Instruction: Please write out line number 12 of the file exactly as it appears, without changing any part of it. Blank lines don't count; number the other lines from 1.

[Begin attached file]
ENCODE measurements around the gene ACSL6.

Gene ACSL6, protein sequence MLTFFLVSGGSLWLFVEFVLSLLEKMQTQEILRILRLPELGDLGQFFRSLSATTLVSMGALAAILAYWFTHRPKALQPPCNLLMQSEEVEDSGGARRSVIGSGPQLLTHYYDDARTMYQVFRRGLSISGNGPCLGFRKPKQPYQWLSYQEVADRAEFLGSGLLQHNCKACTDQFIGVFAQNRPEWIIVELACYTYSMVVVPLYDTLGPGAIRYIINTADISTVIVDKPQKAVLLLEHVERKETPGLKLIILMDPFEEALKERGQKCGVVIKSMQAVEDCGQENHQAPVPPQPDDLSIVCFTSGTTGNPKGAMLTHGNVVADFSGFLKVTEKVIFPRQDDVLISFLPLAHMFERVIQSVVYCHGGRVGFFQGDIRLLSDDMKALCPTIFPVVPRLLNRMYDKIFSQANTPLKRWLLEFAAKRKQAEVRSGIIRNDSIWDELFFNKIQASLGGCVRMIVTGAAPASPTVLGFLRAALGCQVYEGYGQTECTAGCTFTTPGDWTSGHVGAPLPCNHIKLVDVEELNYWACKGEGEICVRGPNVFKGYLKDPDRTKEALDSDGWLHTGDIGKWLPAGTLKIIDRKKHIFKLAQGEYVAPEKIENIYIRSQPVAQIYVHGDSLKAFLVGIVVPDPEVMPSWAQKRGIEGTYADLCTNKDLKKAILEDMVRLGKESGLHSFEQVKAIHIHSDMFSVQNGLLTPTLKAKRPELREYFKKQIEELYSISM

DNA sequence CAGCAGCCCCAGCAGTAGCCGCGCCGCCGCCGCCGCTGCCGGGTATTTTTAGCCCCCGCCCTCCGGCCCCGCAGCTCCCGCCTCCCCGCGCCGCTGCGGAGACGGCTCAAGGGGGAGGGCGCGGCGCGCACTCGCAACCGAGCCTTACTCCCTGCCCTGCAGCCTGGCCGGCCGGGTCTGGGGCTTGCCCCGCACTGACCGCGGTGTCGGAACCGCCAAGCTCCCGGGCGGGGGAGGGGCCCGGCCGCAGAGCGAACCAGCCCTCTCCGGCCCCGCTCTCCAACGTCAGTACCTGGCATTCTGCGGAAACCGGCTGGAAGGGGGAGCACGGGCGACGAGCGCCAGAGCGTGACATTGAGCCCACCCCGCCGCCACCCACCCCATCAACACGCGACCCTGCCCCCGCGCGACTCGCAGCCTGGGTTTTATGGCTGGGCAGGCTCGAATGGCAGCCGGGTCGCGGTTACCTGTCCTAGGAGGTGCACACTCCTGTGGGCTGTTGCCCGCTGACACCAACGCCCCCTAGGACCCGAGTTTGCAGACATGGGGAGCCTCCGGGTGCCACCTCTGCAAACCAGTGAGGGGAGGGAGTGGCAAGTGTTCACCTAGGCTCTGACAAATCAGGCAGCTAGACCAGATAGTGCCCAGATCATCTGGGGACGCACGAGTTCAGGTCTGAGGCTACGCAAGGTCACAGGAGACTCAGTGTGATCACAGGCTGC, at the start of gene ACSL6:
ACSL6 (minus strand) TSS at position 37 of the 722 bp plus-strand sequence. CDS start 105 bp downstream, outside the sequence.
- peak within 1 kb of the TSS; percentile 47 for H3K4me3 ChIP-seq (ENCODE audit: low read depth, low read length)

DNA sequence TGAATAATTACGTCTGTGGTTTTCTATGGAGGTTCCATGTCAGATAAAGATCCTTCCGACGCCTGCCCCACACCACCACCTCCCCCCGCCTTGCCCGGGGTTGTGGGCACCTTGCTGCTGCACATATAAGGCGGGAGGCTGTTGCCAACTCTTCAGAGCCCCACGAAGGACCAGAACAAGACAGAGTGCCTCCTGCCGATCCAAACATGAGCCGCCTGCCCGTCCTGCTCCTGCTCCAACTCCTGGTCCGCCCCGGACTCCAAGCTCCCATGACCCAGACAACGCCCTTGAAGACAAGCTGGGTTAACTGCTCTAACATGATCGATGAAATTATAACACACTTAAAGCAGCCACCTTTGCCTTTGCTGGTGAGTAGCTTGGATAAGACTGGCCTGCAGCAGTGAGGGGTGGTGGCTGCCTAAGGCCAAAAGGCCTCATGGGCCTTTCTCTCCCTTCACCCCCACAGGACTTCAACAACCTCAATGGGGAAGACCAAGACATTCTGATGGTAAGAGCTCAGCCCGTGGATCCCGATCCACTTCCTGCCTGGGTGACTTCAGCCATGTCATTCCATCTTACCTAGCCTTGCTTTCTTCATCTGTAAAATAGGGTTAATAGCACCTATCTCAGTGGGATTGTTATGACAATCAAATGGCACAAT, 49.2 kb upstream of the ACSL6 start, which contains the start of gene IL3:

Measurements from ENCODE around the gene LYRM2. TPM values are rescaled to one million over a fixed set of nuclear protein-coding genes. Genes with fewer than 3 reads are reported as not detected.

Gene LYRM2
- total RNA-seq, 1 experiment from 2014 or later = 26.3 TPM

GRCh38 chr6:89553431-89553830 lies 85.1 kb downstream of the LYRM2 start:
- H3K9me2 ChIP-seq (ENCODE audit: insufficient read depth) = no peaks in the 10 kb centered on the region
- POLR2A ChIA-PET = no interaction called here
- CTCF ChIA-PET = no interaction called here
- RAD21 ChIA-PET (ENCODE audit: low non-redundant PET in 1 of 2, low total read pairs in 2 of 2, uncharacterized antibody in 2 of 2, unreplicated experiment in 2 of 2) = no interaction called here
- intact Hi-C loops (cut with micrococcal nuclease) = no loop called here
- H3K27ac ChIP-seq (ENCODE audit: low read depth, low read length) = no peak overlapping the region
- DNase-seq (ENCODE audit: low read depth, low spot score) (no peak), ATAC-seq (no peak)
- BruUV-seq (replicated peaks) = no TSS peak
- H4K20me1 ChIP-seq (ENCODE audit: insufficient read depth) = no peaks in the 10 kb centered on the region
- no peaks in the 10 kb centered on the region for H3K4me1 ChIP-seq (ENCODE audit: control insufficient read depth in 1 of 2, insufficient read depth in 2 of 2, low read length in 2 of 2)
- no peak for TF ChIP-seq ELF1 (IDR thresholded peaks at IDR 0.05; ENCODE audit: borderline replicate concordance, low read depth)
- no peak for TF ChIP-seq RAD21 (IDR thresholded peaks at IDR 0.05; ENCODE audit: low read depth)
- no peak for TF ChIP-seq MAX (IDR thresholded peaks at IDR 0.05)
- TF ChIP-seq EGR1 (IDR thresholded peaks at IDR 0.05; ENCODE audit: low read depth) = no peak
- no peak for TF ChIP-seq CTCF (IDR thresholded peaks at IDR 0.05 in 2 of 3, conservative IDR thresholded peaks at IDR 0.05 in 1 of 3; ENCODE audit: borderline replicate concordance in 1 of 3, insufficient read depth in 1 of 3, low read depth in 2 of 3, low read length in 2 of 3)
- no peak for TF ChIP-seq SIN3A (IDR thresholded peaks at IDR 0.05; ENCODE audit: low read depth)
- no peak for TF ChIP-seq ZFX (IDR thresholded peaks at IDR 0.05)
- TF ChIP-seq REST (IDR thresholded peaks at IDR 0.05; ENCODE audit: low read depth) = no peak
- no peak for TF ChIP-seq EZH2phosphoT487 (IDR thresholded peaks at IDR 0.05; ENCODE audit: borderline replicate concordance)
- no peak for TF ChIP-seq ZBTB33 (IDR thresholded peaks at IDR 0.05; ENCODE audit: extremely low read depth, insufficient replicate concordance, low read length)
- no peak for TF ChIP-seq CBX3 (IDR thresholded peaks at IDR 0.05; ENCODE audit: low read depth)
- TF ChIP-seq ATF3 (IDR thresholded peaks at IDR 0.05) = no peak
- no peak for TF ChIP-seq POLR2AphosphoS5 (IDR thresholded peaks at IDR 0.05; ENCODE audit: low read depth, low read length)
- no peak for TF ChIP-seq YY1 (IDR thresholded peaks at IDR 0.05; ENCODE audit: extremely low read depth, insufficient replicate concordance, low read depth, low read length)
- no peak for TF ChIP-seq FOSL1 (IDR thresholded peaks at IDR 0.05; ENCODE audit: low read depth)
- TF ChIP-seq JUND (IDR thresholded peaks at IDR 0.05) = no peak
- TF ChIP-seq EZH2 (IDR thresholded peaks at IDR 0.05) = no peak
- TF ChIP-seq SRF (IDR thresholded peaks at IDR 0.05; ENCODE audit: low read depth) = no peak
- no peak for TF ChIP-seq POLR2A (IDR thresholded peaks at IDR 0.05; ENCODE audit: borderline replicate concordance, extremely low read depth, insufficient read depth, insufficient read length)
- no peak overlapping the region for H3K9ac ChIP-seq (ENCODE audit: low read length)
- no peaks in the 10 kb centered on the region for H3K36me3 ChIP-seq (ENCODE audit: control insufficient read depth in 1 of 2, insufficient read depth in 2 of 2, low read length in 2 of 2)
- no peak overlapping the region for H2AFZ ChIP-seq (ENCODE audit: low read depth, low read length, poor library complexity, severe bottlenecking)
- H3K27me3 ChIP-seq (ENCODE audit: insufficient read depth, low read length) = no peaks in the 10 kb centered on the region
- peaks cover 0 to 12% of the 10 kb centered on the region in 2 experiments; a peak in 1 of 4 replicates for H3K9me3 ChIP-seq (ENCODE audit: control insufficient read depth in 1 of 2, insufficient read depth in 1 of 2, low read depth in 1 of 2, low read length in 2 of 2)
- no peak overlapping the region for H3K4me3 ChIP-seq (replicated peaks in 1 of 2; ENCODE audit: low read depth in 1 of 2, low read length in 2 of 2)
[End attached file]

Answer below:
- POLR2A ChIA-PET = no interaction called here